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Author Archives: thebitterlemon

BBC: ‘The Female Persuasion’.

Happy Sunday! I had the best day yesterday – I had a gift certificate to a spa, so I got a 90-minute facial that included a massage, eye and lip treatments, and a detox peel – my skin feels amazing! It was in an area of town that I haven’t explored much, so I took that time to eat lunch and walk around. It was fun, relaxing, and I did a little shopping. Very nice!

Then I came home, took a nap, and started in on season four of “The OC”. I made dinner and then settled in determined to finish the latest read in Blanche’s Book Club: “The Female Persuasion” by Meg Wolitzer. Here is the official description from Amazon.com:

From the New York Times-bestselling author of The Interestings, an electric novel not just about who we want to be with, but who we want to be.

To be admired by someone we admire – we all yearn for this: the private, electrifying pleasure of being singled out by someone of esteem. But sometimes it can also mean entry to a new kind of life, a bigger world.

Greer Kadetsky is a shy college freshman when she meets the woman she hopes will change her life. Faith Frank, dazzlingly persuasive and elegant at sixty-three, has been a central pillar of the women’s movement for decades, a figure who inspires others to influence the world. Upon hearing Faith speak for the first time, Greer- madly in love with her boyfriend, Cory, but still full of longing for an ambition that she can’t quite place- feels her inner world light up. And then, astonishingly, Faith invites Greer to make something out of that sense of purpose, leading Greer down the most exciting path of her life as it winds toward and away from her meant-to-be love story with Cory and the future she’d always imagined.

Charming and wise, knowing and witty, Meg Wolitzer delivers a novel about power and influence, ego and loyalty, womanhood and ambition. At its heart, The Female Persuasion is about the flame we all believe is flickering inside of us, waiting to be seen and fanned by the right person at the right time. It’s a story about the people who guide and the people who follow (and how those roles evolve over time), and the desire within all of us to be pulled into the light.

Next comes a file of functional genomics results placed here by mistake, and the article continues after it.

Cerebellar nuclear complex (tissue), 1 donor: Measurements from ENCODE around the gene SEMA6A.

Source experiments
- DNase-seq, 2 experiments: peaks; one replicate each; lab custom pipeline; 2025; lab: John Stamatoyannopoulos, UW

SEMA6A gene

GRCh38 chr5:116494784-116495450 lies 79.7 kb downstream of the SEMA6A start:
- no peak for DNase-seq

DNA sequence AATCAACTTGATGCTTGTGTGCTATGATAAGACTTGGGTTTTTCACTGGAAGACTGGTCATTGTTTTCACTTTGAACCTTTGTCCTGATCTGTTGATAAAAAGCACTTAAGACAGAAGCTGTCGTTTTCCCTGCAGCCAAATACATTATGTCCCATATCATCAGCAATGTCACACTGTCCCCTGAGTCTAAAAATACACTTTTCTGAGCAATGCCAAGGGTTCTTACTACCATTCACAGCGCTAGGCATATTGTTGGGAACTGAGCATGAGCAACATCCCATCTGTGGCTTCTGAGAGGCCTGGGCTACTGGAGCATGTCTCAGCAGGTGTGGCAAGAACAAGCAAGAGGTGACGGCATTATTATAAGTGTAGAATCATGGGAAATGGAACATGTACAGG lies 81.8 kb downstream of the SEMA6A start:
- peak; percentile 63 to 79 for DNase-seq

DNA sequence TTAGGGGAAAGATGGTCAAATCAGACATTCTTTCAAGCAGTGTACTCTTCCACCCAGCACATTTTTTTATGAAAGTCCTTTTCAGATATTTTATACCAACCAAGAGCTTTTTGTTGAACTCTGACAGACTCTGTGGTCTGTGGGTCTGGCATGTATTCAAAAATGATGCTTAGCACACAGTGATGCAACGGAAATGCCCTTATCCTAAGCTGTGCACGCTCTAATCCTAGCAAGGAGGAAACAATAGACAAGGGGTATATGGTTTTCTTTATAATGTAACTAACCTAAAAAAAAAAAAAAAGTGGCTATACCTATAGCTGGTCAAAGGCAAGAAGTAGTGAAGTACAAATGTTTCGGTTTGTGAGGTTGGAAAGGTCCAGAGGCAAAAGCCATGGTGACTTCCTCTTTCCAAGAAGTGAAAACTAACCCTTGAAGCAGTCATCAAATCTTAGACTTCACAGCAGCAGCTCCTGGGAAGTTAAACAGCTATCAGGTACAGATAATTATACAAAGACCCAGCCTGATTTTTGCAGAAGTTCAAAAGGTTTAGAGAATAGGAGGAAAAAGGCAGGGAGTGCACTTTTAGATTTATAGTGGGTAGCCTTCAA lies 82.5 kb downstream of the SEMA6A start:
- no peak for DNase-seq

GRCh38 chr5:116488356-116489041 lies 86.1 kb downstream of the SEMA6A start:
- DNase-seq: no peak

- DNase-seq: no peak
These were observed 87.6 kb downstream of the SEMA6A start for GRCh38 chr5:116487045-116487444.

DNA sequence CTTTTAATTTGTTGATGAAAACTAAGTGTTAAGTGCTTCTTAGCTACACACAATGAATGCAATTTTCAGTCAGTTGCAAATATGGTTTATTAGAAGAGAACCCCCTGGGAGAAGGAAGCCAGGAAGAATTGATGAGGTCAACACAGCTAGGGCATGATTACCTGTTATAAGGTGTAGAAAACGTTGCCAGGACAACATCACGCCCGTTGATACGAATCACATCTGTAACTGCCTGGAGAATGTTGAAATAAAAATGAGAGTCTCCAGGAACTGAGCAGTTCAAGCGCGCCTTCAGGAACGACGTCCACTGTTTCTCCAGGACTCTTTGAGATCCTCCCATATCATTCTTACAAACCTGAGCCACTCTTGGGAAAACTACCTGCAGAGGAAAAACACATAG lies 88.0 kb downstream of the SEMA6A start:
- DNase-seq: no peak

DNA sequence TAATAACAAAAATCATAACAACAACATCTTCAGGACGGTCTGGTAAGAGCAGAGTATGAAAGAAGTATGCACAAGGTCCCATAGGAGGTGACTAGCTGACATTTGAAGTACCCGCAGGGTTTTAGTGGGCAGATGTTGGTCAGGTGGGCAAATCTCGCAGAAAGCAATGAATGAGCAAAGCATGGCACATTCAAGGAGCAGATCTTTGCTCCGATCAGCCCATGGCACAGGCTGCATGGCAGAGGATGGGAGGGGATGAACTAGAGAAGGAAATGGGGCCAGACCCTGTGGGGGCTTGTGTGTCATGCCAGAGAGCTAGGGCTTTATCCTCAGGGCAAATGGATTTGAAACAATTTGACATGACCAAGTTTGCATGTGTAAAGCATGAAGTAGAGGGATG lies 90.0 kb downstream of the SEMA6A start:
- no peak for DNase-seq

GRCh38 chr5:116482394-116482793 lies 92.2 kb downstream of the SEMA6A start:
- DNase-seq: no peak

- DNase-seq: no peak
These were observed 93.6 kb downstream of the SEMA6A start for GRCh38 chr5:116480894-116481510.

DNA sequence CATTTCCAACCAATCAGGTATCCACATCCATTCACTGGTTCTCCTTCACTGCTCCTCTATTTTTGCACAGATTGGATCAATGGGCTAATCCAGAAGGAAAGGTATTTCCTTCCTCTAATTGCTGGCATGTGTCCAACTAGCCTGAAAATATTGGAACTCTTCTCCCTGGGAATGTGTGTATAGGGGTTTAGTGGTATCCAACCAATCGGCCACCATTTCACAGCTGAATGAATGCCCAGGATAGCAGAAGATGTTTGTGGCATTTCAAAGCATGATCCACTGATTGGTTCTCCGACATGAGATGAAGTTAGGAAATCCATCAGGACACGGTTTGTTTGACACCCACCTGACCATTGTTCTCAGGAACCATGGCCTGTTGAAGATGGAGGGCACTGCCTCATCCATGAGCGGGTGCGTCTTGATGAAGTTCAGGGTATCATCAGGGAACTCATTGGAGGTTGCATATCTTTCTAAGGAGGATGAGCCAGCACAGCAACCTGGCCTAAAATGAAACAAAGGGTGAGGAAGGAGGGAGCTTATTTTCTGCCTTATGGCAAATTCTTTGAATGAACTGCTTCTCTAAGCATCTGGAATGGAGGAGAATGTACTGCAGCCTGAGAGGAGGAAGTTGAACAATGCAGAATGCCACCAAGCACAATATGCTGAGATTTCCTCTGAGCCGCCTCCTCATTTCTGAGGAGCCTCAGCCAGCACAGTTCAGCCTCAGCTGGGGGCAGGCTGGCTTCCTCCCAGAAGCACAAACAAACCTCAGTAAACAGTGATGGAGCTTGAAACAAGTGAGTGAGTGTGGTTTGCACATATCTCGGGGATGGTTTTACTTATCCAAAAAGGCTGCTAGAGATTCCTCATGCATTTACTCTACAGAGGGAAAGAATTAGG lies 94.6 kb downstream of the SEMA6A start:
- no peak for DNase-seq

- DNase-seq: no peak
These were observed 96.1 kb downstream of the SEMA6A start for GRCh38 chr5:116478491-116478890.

I’ve read Meg Wolitzer before, and loved it, so I was excited to see she had a new book coming out. When it was ready for pickup at the library, I was shocked to see it was thick – hmm!

Within the first 50 pages of the book, we meet Greer, and I could immediately identify with her college struggle – and she quickly finds a group of friends and a cause to fight about. But as we follow Greer, the story takes different turns, focusing on different characters in the book.

At times, I felt it was slow, and I wasn’t sure things were going, but then it would pick up again. I am normally not a fan of books like this – I want books that really grip me from page one and through the end. But, the low points in this book were short-lived, and the good parts were really good, so I’m sticking with it.

This book takes place in the late 90’s and spans into 2010. It covers political issues, particularly women’s issues, including abortion rights. But there are other storylines as well – romance, included. Some of these other storylines I felt could have been entire books on their own.

However, in the end – I’m really glad I read this book. I’m recommending it to fans of Wolitzer’s other work, political activists, and to anyone who’s felt a little lost in their career.

The next book Blanche’s Book Club will be reading is “Eleanor and Park” by Rainbow Rowell. I hope you all have a great rest of your weekend!

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Watching: ‘The OC’, season 3.

The core four.

I started watching season 3 of “The OC” during my staycation last week, and I wasn’t surprised when I barreled right through it. I thought season 2 was good, but season 3 was just throwing drama left and right, and you know, I am HERE FOR IT.

Before I go any further, here is the description of season 3 from Amazon.com: